New legislation or community projects are often opposed by Chambers of Commerce or small business owners because the proposals are supposedly “anti-business.”
The classic example is the inevitable breast-beating we get whenever there’s a move to raise the minimum wage: My God, we can’t do that! It’s anti-business! Horse pucky! It just means the guy who owns 15 McDonalds stores will raise the price of Big Macs by a nickel.
We keep getting a variation of this theme from the Bush Administration in Washington: We don't want to be anti-business, so we’ll let the market forces adjust and take care of the problem.
The truth is, business interests almost always conflict with the public interest. It’s not right and it’s not wrong; it’s just the way it is. The trouble is, we tend to forget that it is government's responsibility to protect the public interest.
A number of years ago, in the town of Kailua on O’ahu, the City proposed a beautification project for the main business district. The idea was to create a grassy medial strip down the center of the road in which monkeypod shade trees would be planted. If there was ever such a thing as a no-brainer, this was it.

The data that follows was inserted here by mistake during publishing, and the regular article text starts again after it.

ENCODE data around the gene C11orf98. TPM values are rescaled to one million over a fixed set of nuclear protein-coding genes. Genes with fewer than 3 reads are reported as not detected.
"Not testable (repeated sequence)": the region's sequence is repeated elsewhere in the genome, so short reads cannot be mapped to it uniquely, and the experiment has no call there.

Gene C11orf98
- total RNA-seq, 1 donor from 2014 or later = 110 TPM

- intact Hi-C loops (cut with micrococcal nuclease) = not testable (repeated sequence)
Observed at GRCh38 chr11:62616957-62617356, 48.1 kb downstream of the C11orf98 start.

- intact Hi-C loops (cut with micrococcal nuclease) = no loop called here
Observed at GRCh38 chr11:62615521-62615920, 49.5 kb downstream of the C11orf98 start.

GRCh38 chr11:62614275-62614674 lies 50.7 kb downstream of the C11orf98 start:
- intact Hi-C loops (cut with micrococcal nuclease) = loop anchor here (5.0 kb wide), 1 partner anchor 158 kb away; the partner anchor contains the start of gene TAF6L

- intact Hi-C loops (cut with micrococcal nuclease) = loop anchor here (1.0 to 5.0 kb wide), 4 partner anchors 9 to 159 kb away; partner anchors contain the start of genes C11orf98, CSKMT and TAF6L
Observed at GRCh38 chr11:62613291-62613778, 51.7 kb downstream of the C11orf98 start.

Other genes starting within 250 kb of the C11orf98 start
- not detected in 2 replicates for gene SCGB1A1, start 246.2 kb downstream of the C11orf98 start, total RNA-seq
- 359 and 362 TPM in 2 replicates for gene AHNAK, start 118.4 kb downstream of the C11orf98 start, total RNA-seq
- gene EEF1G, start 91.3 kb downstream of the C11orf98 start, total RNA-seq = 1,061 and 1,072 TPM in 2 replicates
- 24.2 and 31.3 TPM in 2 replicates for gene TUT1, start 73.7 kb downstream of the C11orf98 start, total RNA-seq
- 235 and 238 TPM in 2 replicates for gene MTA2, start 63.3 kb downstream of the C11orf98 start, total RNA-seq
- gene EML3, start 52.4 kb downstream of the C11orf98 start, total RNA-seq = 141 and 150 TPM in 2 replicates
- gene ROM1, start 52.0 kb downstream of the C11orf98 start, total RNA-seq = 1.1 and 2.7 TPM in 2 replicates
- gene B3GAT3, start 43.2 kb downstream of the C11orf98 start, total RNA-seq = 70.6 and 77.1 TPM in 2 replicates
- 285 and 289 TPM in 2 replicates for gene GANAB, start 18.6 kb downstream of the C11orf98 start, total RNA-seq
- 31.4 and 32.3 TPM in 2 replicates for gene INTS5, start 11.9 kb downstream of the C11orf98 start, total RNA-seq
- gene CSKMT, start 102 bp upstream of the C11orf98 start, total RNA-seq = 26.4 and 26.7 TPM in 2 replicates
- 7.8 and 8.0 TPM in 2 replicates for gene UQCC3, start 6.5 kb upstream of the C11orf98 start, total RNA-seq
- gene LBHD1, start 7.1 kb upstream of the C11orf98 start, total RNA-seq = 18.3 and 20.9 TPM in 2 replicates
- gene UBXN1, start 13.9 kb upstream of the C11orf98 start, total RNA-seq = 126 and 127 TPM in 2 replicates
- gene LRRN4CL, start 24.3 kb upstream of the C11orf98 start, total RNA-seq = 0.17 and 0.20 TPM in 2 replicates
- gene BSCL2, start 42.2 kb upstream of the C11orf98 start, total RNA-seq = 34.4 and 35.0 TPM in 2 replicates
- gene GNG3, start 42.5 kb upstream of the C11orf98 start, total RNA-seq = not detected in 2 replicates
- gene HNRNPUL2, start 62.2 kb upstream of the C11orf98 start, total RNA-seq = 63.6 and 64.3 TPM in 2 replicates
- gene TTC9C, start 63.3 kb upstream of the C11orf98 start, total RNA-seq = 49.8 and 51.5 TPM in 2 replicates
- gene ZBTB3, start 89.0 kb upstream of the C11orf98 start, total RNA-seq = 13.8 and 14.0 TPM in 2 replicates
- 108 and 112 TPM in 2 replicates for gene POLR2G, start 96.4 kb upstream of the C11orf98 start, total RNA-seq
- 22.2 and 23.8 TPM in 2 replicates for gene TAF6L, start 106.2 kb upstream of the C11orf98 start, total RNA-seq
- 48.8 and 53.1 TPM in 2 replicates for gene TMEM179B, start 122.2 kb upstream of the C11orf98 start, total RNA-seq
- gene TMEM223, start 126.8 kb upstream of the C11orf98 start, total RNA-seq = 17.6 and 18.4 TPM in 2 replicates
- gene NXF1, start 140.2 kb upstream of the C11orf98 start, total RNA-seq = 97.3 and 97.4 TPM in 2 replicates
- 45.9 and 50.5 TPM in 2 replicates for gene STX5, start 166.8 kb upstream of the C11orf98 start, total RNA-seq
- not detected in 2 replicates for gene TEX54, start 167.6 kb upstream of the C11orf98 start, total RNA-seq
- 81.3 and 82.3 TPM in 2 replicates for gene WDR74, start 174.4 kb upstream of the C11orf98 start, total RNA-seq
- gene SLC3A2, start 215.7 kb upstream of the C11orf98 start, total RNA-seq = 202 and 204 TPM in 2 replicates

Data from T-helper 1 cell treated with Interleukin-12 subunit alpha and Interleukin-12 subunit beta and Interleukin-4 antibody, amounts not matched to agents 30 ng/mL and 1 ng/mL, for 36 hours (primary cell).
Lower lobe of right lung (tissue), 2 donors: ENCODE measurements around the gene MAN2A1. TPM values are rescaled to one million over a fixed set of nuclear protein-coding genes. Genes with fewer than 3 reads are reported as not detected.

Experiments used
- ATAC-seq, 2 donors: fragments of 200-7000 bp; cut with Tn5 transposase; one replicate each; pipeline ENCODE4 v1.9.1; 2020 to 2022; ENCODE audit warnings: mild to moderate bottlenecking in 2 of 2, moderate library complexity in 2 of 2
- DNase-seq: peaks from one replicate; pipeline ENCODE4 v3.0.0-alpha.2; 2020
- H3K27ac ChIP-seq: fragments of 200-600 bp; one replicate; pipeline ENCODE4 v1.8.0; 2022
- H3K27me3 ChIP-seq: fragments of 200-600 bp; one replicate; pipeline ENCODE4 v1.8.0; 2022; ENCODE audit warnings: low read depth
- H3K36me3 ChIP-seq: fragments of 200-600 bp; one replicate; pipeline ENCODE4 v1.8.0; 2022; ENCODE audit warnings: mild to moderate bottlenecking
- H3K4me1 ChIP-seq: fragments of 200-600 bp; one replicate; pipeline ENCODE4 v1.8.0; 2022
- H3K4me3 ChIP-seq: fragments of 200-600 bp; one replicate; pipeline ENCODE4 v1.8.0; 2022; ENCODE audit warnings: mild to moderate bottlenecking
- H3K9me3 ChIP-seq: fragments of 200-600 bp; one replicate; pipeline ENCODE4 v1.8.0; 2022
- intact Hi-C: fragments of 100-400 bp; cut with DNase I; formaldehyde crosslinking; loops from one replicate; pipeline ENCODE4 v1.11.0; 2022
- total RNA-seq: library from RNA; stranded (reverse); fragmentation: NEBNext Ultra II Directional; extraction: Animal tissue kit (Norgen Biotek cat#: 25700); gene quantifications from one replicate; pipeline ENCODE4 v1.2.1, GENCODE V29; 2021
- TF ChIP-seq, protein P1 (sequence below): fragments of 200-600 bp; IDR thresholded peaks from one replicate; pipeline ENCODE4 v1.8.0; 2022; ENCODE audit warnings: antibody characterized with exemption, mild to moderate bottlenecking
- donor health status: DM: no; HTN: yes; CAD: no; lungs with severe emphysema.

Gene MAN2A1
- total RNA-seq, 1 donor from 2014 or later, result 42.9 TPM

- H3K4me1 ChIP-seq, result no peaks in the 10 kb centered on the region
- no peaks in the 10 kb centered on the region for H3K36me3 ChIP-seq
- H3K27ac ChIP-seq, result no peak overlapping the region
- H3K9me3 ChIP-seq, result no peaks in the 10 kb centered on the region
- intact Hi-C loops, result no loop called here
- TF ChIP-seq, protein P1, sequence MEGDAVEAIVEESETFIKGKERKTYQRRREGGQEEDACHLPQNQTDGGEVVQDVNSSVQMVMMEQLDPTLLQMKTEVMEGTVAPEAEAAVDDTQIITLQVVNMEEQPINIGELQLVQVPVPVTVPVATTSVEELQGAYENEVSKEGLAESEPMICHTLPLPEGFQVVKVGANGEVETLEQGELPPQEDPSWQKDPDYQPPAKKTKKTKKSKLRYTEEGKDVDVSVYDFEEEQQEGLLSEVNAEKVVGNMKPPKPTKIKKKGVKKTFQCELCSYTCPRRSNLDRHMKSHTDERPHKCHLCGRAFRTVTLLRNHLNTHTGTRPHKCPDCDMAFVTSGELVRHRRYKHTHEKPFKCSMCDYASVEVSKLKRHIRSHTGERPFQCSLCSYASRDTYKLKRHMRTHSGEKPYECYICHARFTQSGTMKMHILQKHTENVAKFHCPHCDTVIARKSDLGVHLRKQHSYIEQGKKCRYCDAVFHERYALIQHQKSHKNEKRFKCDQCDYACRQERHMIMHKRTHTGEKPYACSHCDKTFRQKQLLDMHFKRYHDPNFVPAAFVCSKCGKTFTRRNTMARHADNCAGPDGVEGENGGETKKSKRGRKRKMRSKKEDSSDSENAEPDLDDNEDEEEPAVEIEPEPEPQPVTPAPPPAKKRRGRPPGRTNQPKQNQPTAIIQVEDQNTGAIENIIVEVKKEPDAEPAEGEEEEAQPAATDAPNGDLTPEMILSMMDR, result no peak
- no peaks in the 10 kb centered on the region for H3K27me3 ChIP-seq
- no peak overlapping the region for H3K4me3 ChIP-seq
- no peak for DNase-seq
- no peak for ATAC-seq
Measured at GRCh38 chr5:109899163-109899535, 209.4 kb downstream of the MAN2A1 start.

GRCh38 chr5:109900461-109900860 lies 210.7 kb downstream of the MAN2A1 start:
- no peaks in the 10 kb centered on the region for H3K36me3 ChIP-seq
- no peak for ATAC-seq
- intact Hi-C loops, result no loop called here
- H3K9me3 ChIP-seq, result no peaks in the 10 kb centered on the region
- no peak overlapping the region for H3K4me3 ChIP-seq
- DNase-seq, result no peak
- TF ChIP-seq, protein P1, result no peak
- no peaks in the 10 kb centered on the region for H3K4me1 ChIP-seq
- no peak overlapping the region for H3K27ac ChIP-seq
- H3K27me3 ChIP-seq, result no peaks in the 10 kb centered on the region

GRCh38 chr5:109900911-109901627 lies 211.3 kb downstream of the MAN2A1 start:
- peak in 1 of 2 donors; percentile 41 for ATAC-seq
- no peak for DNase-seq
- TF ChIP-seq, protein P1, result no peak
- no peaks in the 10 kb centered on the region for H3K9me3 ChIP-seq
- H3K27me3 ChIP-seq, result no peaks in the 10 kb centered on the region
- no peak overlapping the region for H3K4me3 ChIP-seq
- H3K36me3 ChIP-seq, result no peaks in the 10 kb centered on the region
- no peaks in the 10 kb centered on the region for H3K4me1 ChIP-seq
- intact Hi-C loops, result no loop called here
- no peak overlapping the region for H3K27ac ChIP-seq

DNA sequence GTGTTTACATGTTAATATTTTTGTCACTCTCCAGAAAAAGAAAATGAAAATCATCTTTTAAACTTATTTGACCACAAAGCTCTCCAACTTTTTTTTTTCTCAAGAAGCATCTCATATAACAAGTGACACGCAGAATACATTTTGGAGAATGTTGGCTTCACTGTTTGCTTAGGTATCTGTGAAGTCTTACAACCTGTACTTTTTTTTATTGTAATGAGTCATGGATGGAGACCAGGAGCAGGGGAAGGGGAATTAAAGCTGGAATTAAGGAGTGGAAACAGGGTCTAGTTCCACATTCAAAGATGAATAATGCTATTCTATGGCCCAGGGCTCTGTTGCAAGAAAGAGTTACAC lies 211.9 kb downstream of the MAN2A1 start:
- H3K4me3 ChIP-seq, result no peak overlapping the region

But wait! Merchants and store owners along the street opposed the plan because – Ready for this? – it would mean losing five on-street parking spaces! And that, of course, made the project anti-business.
Fortunately, level heads prevailed and the project got the green light. I don’t have a “before” photo, but this is what the street looks like today.
Nice, isn’t it! Obviously, the town of Kailua is far better for it and, ironically, so are the damn fools who fought the project. Business is better than ever because Kailua is a quiet, attractive and – yes – shady place to spend money!
So the next time you hear of a project in your community being opposed because “it won’t be good for business,” give it a little extra thought. Chances are excellent it would, in the long run, be very good for business … not to mention the community as a whole.